Lower back pain statistics are increasing, even amidst all the medical advances our scientific and medical communities have made. There is much that goes unanswered, and in fact seems to progressively be getting worse, no matter how many new surgeries, drugs or procedures are offered to those who are afflicted. It makes the average person who is truly suffering from physical pain in any part of the body, including low back pain, wonder if there will ever by any sure cure or remedy that can be relied on.
Well, as we’ve talked about earlier, statistics show that the majority of low back pain difficulties are not serious or major in their nature, and will within a given short period of time go away naturally. But for those who can’t cope with the pain that is often associated with back problems, we’ve included some surprising statistics on those little talked about side effects of over-the-counter pain relievers.
First we’ll start off with a few statistics that were published in the Journal from the American Board of Family Medicine covering a study on the overtreatment of chronic lower back pain. In their findings they state that chronic back pain is the most common complaint or reason patients go for a doctor visit. Due to this increase a number of new procedures, methods and drugs have been introduced, all with very little documentation as to whether they will help or be effective.
Stats for Low Back Pain Procedures and Drugs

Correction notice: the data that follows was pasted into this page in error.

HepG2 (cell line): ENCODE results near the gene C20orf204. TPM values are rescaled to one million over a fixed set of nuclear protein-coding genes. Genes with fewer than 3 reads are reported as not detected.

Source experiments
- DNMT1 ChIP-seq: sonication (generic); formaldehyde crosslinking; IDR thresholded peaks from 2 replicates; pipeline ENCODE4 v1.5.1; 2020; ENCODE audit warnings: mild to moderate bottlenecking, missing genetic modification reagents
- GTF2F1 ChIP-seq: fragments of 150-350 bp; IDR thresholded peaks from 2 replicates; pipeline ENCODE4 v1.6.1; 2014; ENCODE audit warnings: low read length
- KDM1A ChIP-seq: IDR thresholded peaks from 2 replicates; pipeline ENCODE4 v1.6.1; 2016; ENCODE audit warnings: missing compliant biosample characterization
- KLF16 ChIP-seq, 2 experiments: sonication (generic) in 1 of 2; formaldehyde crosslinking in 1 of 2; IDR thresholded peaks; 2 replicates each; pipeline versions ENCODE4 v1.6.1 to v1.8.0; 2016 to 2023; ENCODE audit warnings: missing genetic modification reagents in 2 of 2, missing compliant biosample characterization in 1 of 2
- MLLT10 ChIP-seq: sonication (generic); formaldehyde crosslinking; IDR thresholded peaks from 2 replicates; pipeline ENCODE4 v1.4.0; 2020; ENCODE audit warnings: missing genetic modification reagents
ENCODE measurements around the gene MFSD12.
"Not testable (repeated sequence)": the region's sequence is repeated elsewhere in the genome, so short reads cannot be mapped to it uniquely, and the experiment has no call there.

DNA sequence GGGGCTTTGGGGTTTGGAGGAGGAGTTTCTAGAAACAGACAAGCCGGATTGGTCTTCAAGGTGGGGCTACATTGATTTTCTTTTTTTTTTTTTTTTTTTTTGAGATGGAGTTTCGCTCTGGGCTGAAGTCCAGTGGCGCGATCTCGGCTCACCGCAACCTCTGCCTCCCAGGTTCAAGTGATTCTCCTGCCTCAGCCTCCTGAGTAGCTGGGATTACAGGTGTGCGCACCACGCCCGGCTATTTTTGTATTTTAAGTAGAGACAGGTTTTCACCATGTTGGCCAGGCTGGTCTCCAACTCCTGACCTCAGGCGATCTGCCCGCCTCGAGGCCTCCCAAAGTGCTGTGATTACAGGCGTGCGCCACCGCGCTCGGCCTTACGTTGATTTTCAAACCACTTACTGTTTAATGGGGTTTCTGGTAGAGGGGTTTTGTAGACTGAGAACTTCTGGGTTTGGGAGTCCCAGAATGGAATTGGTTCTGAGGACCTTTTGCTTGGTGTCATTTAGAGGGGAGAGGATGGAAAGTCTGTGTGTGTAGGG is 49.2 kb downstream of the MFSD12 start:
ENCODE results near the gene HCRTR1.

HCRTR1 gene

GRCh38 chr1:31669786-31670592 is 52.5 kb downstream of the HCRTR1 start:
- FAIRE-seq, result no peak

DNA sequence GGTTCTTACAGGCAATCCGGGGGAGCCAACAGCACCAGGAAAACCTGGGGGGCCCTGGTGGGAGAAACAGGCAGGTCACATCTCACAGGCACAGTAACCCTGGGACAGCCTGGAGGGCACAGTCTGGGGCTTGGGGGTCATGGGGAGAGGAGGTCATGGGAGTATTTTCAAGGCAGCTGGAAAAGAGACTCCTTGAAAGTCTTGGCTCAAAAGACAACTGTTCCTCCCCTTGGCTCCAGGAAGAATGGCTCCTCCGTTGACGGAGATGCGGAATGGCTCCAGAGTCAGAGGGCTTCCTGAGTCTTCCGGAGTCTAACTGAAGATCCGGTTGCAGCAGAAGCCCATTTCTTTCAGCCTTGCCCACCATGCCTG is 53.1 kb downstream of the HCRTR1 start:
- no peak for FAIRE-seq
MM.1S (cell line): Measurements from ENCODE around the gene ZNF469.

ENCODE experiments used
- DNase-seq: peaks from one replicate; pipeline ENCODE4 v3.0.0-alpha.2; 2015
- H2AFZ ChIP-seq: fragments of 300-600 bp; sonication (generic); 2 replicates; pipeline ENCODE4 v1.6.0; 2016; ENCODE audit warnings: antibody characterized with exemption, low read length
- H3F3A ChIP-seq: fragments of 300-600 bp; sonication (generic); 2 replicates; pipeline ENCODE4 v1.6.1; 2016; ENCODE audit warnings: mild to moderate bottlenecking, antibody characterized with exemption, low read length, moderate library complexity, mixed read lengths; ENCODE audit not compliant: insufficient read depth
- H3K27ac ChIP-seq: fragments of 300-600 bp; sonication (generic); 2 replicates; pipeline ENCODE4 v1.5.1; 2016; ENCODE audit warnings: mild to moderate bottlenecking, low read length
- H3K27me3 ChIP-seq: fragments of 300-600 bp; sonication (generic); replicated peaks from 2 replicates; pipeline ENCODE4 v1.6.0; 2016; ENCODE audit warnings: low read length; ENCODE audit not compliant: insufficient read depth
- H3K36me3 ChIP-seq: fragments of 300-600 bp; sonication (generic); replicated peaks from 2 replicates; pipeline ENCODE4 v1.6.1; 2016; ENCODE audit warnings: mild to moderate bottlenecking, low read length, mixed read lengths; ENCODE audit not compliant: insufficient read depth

The JABFM studies reported these percentages of INCREASE for a variety of procedures for lower back pain treatment:
The studies suggest that even with this major increase in new procedures being used and drugs prescribed, nothing is producing significant improvements overall for the majority of the patients who undergo lower back pain treatment.
Common Drugs Used for Low Back Pain
Now for a few more surprising statistics, below are listed the 5 most common over-the-counter drugs taken for pain relief, and the side effects they produce.
Cox 2 inhibitors – Brand names Celebrex. A dose of 400 mg produces a 250% increased risk of heart attack and /or stroke. A dose of 800 mg produces a 340% risk.
Naproxen, Aleve, Ibuprofen, Advil
NSAIDs (nonsterioidal anti-inflammatory drug)– Brand names Naproxen, Aleve, Ibuprofen, Advil. Close to 17,000 people a year die from a complication associated with taking an NSAID. (Similar stats as those who die from AIDS) The biggest KNOWN risk of NSAIDs is from gastrointestinal ulcers and severe bleeding of the stomach and gut lining.
Percocet, Norco, Lorcet, Vicodin, Hydrocodone, oxycodone
Opiaids (Opiate based pain drugs) – Brand names Percocet, Norco, Lorcet, Vicodin, Hydrocodone, oxycodone. From 2002 deaths nearly doubled attributed to prescription opiate drugs. Just within the U.S. 16,000 people have been reported to have died from overdoses of prescription opioid drugs.
Acetaminophen – Brand names Tylenol or acetaminophen. In the U.S. the leading cause of acute liver failure is due to acetaminophen use; while it has been established that the leading cause of calls to poison control centers is due to acetaminophens, and 56,000 people visit hospital emergency rooms for treatment for acetaminophen overdose.
Salicylates (acetylsalicylate) – Brand name Aspirin. Is a known cause and link to Reye’s Syndrome, a swelling of the brain and liver, and 10% of those who get Reye’s will die, even though treated early.